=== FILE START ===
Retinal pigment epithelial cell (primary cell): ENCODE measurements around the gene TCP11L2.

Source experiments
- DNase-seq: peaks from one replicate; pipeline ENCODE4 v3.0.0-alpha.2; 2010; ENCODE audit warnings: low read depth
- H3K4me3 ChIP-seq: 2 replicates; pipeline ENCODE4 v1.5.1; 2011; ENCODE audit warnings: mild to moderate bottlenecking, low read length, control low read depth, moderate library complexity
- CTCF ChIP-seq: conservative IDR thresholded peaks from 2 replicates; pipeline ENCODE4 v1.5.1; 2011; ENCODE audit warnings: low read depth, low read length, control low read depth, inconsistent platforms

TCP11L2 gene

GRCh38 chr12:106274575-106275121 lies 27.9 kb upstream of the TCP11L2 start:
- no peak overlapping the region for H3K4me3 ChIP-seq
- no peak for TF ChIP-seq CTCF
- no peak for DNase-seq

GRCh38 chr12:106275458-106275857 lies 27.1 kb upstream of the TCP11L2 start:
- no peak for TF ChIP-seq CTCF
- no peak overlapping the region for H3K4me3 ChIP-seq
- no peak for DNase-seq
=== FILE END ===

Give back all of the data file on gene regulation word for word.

Retinal pigment epithelial cell (primary cell): ENCODE measurements around the gene TCP11L2.

Source experiments
- DNase-seq: peaks from one replicate; pipeline ENCODE4 v3.0.0-alpha.2; 2010; ENCODE audit warnings: low read depth
- H3K4me3 ChIP-seq: 2 replicates; pipeline ENCODE4 v1.5.1; 2011; ENCODE audit warnings: mild to moderate bottlenecking, low read length, control low read depth, moderate library complexity
- CTCF ChIP-seq: conservative IDR thresholded peaks from 2 replicates; pipeline ENCODE4 v1.5.1; 2011; ENCODE audit warnings: low read depth, low read length, control low read depth, inconsistent platforms

TCP11L2 gene

GRCh38 chr12:106274575-106275121 lies 27.9 kb upstream of the TCP11L2 start:
- no peak overlapping the region for H3K4me3 ChIP-seq
- no peak for TF ChIP-seq CTCF
- no peak for DNase-seq

GRCh38 chr12:106275458-106275857 lies 27.1 kb upstream of the TCP11L2 start:
- no peak for TF ChIP-seq CTCF
- no peak overlapping the region for H3K4me3 ChIP-seq
- no peak for DNase-seq